Any pregnant person has a small chance of having a baby with a chromosomal anomaly (a change in the usual structure or number of chromosomes that carry genetic information). Prenatal screening tests check whether a fetus (an unborn baby) may have a chromosomal anomaly. Positive results from prenatal screening should be confirmed by diagnostic testing.
A new screening method called noninvasive prenatal testing is a maternal blood test that helps to screen for specific genetic conditions. Currently, noninvasive prenatal testing is publicly funded only for people whose pregnancy is at higher risk for a chromosomal anomaly, including pregnant people aged 40 years or over and those who have had a previous pregnancy with a chromosomal anomaly.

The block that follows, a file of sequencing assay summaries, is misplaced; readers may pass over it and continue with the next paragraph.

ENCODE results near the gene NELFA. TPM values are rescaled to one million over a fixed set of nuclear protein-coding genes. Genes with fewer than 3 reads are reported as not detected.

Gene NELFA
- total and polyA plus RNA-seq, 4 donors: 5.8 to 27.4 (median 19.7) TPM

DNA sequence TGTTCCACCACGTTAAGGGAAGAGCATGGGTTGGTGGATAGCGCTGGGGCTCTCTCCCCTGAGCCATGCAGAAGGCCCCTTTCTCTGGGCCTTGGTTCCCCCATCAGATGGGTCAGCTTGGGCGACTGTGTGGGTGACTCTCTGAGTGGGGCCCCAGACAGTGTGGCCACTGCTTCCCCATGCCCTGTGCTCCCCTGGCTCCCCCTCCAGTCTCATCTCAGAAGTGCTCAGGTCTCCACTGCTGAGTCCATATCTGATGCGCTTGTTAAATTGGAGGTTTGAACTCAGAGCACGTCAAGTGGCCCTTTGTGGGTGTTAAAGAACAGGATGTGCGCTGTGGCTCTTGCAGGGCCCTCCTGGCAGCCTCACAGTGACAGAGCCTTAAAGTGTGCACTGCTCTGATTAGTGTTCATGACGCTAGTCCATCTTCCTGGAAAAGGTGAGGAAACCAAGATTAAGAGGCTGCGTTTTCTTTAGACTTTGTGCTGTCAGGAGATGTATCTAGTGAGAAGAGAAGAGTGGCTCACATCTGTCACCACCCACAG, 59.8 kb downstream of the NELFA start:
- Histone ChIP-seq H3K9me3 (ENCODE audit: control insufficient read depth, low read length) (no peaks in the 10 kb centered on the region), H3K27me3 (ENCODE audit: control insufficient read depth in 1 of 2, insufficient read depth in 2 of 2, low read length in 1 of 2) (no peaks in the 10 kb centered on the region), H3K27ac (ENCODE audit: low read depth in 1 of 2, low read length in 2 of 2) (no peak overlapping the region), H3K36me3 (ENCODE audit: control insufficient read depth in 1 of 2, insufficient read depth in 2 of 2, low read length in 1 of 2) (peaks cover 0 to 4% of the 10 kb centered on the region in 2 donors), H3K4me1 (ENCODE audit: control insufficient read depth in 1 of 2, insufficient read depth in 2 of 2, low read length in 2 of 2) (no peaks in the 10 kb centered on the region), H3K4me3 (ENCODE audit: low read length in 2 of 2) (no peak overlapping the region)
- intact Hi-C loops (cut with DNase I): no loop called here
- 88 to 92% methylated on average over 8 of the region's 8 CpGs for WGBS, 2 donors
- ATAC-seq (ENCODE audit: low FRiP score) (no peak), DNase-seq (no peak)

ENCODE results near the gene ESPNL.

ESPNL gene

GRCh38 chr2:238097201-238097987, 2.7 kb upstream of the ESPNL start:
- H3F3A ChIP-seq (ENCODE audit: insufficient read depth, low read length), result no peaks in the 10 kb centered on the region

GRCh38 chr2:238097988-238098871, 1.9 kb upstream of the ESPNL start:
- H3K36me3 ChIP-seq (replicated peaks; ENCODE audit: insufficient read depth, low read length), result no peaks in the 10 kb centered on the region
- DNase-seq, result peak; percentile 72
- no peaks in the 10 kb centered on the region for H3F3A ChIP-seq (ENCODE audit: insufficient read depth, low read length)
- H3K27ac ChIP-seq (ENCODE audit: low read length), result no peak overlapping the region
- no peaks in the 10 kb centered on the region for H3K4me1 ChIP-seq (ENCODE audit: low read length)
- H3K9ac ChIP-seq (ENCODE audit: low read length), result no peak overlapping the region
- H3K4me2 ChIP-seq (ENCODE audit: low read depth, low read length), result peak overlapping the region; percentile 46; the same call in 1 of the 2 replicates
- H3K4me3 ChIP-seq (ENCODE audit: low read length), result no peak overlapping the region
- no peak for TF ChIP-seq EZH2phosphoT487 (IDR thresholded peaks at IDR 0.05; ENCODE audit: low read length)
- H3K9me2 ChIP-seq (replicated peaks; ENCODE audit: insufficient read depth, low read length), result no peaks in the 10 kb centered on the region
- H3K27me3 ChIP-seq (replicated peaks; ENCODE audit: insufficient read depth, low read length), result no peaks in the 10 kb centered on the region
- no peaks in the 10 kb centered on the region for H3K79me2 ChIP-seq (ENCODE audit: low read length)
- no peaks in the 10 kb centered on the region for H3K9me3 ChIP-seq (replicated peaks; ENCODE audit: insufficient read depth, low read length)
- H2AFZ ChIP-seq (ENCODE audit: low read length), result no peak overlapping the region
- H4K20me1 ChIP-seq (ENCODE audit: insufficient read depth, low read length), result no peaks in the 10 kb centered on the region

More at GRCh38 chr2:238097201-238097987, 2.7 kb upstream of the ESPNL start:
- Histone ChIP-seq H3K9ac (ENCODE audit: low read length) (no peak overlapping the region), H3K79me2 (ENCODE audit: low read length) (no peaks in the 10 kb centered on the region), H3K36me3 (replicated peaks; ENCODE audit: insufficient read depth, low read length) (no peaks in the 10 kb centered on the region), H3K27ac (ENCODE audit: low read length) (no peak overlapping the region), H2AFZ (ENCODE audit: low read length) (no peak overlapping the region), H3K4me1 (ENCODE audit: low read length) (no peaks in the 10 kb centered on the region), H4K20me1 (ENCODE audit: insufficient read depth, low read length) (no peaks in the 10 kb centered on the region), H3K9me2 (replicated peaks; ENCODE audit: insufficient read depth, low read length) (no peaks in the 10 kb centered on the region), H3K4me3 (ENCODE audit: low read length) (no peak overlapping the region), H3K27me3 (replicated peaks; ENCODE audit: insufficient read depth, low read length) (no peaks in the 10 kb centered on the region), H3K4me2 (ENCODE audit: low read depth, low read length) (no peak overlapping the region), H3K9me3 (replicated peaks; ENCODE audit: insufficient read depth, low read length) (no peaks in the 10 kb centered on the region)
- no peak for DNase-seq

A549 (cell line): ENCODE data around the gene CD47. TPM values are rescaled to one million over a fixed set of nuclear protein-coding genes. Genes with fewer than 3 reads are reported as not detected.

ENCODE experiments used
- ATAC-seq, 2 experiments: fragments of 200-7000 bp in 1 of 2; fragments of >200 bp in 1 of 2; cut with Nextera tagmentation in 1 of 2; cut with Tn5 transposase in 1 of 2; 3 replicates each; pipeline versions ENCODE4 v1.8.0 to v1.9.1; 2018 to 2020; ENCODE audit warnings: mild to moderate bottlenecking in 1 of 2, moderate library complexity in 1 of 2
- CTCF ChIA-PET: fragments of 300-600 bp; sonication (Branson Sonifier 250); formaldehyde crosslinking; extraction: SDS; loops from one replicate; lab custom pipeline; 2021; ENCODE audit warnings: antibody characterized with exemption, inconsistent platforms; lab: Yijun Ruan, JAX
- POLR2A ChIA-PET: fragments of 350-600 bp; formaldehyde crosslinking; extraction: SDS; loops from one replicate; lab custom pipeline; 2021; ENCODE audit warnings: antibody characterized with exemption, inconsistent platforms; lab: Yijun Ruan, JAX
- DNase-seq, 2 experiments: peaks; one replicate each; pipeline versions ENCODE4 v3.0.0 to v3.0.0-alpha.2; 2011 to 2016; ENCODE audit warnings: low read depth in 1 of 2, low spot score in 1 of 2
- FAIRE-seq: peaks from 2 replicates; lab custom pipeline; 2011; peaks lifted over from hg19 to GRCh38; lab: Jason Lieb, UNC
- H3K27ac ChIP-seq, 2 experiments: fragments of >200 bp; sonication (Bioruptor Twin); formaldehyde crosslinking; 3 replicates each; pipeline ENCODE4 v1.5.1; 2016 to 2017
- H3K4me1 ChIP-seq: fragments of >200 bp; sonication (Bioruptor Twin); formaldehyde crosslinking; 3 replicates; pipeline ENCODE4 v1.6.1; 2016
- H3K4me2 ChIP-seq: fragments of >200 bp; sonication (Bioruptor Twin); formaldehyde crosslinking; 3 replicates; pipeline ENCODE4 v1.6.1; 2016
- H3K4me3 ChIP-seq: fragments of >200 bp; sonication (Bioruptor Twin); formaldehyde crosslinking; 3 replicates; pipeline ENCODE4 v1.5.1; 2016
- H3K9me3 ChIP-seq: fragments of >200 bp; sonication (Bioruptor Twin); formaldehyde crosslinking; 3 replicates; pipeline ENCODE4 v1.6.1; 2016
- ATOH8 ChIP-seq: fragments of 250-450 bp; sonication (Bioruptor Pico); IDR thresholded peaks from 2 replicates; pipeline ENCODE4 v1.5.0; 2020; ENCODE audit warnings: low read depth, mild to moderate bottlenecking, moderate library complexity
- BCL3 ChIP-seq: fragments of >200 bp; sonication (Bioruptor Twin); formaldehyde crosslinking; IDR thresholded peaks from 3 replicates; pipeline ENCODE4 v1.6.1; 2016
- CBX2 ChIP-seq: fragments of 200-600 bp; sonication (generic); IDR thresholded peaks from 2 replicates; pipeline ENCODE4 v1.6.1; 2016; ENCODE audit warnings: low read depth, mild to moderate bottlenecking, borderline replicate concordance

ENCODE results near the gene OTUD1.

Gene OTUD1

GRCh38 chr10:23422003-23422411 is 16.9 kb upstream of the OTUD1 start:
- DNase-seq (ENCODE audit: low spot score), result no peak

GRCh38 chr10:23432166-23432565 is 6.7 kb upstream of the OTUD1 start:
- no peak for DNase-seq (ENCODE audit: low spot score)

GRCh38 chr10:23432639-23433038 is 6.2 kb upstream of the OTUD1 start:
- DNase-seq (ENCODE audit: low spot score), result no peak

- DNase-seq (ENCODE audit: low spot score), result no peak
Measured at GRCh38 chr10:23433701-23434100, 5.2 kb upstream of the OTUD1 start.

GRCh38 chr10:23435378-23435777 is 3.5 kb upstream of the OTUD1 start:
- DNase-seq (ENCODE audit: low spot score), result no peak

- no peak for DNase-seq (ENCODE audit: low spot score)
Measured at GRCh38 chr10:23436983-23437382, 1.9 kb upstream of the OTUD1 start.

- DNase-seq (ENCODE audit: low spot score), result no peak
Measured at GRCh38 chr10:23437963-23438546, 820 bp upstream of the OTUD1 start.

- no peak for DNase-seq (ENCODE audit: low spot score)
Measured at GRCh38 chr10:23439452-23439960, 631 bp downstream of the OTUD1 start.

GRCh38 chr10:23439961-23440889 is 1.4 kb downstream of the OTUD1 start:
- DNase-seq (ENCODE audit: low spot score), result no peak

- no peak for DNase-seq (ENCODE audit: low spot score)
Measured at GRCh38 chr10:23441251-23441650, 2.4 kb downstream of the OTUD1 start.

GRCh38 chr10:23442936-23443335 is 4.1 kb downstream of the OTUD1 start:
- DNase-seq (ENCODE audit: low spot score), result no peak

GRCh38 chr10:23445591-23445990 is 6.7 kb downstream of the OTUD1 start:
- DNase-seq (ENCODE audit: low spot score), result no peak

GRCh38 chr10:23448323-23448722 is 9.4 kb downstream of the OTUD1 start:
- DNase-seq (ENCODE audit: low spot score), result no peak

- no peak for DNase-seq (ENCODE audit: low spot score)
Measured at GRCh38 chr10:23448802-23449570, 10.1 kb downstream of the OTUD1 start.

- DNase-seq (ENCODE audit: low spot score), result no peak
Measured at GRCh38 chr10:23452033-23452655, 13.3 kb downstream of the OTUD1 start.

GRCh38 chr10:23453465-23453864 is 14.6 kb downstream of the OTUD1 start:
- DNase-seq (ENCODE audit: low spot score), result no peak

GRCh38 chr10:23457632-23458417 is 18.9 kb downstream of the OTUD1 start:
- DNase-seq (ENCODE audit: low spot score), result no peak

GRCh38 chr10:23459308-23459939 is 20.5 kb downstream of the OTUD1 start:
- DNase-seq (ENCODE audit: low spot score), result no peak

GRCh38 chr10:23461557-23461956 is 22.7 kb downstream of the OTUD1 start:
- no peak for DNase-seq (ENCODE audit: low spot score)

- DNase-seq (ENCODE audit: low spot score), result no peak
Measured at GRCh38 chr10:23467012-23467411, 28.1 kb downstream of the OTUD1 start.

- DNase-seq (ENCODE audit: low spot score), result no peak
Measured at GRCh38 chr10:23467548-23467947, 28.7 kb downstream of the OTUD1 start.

This health technology assessment evaluates how accurate and useful noninvasive prenatal testing is for detecting several chromosomal anomalies in pregnant people whose pregnancy is at average risk of a chromosomal anomaly, and whether the test provides good value for money. It also explores the preferences and values of pregnant people, their families, and the parents of children affected by the conditions for which noninvasive prenatal testing screens.
Read the full Health Technology Assessment report and Systematic Review and Qualitative Meta-synthesis report for more information.
The Ministry of Health and Long-Term Care is currently reviewing this recommendation.
The Ministry of Health and Long-Term Care has provided the following response: The Ministry has a standardized process in place to review Health Quality Ontario recommendations. This takes into consideration Ministry priorities, implementation options, the need for consultation with impacted stakeholders, and funding considerations.